With such a schema in place, the CO can effectively employ the interrogation pulse notion disclosed above. When such pulses are sent to the ONU, CO 10 expects a return of the interrogation pulses, to confirm that the system is operational. When the interrogation pulses do not return, the CO knows that either the system failed or that the customer equipment placed the modulator of FIG. 7 in the signal path but withheld power to the modulator. According to the above protocol, the latter indicates that the customer's terminal has gone "off hook". The proper response by the CO to this condition is to provide a "dial tone" signal to the customer terminal. The dial tone can be generated at CO processor 15 and a digital signal that corresponds to a dial tone can be applied to line 16. Alternatively, CO processor 15 can send a code to processor 120, and processor 120 can generate the dial tone locally. Of course, processor 120 must turn modulator 115 power "on" for it to send the dialing signals to CO 10. Processor 15 responds to the dialing signals in a conventional manner. The called party specified by the dialing signals is coupled to processor 15 (perhaps via facility 14) and communication proceeds. What that means is that, instead of the short interrogating bursts, the CO provides an appropriate duration optical signal carrier during the time slots that communicate with the calling party at ONU 100. In the course of such "normal" communication, when signals are sent to the called party (the party not at ONU 100) the carrier from the CO to the ONU is modulated with signals from processor 15, and when the calling party (the customer at ONU 100) is transmitting a signal the optical carrier signal that flows back to the CO is modulated by 115.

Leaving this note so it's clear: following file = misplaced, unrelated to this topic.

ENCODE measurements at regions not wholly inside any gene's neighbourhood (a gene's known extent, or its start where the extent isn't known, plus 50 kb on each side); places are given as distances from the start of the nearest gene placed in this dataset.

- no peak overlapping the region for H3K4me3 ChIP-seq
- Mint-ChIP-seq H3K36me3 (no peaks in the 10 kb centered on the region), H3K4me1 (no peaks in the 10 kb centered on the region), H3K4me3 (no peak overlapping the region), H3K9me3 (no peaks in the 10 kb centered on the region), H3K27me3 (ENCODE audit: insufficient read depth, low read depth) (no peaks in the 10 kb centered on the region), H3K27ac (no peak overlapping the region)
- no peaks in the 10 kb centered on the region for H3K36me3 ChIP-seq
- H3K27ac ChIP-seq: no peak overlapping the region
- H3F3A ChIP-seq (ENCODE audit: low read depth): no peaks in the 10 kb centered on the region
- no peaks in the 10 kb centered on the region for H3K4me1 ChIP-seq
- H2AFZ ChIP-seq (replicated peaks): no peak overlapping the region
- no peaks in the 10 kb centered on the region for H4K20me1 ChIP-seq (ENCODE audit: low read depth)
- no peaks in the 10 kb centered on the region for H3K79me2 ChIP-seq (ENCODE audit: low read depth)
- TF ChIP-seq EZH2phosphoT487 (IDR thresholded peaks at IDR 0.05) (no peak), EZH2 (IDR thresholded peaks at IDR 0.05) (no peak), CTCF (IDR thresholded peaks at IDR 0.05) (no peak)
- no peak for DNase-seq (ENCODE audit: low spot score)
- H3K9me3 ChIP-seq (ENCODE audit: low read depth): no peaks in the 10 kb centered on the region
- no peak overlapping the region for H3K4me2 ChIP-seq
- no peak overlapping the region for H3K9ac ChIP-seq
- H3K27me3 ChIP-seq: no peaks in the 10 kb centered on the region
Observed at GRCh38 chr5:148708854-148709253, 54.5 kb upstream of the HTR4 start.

The monitoring of the "health" of the communication path can continue even in the absence of interrogation pulses because there is sufficient energy in the returned signal to serve the needs of the circuit that does the monitoring. Stated in other words, the fact that communication is taking place is sufficient indication that the system is operational. The evaluations that are necessary for performing the monitoring function are carried out, of course, in receiver 40 and CO processor 15. Receiver 40 detects the optical signals, demultiplexes the subcarriers, demodulates the signals, and converts the resulting baseband signals to electrical form. Processor 15 takes the electrical digital signals developed by receiver 40 and analyzes them in a conventional manner (e.g. using filters, accumulators and threshold detectors) to determine whether a returned signal is present at the time it is expected to appear at fiber 12.
In the event that the CO provides a "dial tone" (or a code indicative thereof) but no dialing signals are detected in response, the CO concludes that there is a failure in the tested path and, then, OTDR or a similar process can be initiated. OTDR processes are well known, and are referenced in the above-identified Darcie 14-10-4 application.